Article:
So, in the end, what can we think about such a diet? For me, the impossibility to stuff myself with rice or potatoes makes it almost impossible to follow. I would starve eating only vegetables with meat.
But to be fair, the diet still remains very popular 30 years after the publication of the book, and you can find a lot of SCD success stories on the internet. And this is one of the very few methods that claims to make IBS disappear.

During the last 30 years, science has made some progress, and came up with the low FODMAPs diet for IBS sufferers. A legitimate question is "which one should I choose?" In my last article of the diet series, I will compare both diets to help you make a decision.

5 commentaires:

Chuck said...

Hi,

I'm following another completely different diet (http://www.helpforibs.com/). It's the complete opposite of this diet (which is wierd!): lots of starchy food, grain (not whole). It a high carb/low fat diet with a focus on soluble fiber. It works well (I used to have 3-4 crisis a week, now it's 1-2 every 3 week -> in combinaison with IBS audio program for stress and anxiety). I still have "urges", but it's way better than it was.

Charles

Guillaume said...

Hello Charles,

Yes. the SCD seems a bit out of date, and not necessarily the best choice for IBS sufferers.

Did you have a go at the low fodmap diet? It's working really well for me.

Chuck said...

Hi,

Not right now. I'm continuing my current diet for about 2 or 3 more months to see if it provides a lasting “relief” from my symptoms. If not, I’ll give a go to the fodmap diet.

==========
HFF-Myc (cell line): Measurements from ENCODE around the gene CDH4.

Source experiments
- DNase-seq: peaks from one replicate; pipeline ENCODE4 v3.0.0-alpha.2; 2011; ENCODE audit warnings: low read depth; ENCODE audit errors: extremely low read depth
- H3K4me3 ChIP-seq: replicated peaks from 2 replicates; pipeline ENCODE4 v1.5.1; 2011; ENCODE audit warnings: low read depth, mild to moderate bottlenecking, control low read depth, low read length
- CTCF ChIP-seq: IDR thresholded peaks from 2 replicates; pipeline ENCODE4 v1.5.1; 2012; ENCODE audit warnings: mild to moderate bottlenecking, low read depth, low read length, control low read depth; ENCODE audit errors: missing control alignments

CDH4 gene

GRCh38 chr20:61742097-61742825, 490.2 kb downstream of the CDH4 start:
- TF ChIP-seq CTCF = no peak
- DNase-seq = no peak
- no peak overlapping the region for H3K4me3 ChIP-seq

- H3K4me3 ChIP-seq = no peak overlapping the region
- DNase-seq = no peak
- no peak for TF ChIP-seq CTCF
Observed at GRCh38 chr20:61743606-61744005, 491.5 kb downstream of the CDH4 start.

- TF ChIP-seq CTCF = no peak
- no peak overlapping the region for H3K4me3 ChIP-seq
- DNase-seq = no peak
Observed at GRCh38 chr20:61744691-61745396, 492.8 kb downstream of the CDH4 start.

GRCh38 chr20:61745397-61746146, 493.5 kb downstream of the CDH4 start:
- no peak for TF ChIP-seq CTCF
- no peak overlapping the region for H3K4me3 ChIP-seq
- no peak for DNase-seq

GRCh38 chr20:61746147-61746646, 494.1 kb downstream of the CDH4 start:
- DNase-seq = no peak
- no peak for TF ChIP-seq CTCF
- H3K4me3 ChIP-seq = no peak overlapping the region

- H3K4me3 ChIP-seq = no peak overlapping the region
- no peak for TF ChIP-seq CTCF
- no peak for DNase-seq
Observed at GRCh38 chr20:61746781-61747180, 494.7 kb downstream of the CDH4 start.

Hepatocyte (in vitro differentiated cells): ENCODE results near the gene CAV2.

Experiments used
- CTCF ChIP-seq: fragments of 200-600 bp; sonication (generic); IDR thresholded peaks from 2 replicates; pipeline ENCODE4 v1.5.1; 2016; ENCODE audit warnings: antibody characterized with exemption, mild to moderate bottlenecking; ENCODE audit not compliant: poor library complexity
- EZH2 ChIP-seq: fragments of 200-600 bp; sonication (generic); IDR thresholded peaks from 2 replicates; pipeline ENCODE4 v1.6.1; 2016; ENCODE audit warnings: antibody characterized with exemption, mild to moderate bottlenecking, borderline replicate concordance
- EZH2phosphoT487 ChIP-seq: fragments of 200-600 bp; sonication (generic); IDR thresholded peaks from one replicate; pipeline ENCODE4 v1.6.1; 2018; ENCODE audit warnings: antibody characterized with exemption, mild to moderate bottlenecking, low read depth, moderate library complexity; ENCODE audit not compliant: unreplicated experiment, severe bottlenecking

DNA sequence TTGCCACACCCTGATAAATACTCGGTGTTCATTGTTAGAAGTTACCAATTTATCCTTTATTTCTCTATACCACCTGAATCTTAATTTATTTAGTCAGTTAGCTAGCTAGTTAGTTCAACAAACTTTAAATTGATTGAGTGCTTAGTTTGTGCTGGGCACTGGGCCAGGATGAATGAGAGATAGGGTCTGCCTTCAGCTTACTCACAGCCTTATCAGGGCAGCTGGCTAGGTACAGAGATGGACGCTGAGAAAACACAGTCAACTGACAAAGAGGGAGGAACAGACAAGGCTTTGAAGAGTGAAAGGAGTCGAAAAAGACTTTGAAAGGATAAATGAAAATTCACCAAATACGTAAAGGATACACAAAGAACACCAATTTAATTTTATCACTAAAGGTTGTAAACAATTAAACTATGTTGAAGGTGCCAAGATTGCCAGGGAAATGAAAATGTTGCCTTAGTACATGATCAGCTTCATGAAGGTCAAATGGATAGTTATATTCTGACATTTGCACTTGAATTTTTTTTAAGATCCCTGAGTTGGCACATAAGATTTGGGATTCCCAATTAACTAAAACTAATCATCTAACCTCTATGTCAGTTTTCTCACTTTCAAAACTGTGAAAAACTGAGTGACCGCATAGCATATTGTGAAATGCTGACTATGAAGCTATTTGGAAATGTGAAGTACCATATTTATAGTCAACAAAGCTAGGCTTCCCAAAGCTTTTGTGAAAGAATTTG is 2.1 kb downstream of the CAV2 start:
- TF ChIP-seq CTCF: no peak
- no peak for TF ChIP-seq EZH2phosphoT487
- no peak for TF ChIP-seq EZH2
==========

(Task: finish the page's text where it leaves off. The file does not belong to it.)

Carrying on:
I find that for each thing I tried (except for prescribed drugs which where catastrophic, that’s why I’ve lost all hope in traditional medicine) it provide only a short time relief (up to 3 months for my first try with a hypnotherapist). My symptoms always reappear sometimes weaker, but tend to go back to the same at it was before.

For now I’m looking at completing the IBS audio program (I’m at the very start, 10 sessions done) and continuing my diet. Which is terribly hard to mix with a normal lifestyle without cheating a bit (or much more when I’m going out!). I’m hoping that will at least stabilize me more.

Marilyn said...

SCD works! And... it's not all that hard.I've traveled to Canada four times, to the UK and Ireland, had two hurricane evacuations (Hurricanes Katrina and Gustav) and still managed to stay 100% SCD. I maintain that there is no food which is so delicious that being sick all the time is worth it to have that food. Today's dinner: BBQ pork ribs and coleslaw. Tomorrow, shrimp, oyster and artichoke bisque. On Christmas Day, turkey, dressing, gravy, brie spinach, cranberry sauce, apple-cranberry-pecan compote, mock sweet potatoes, and pumpkin pie with egg nog ice cream. On Monday, meat loaf and leftover coleslaw. On Tuesday, steaks, Caesar salad, and bread. On Wednesday, Mexican style burritoes with guacamole, sour cream, and other goodies. Limited? Not on your life!

Guillaume said...

Hello Marilyn, glad to know you found the diet that suits you. I'm actually more and more convinced that the SCD works, along with diets like the low-carb diet.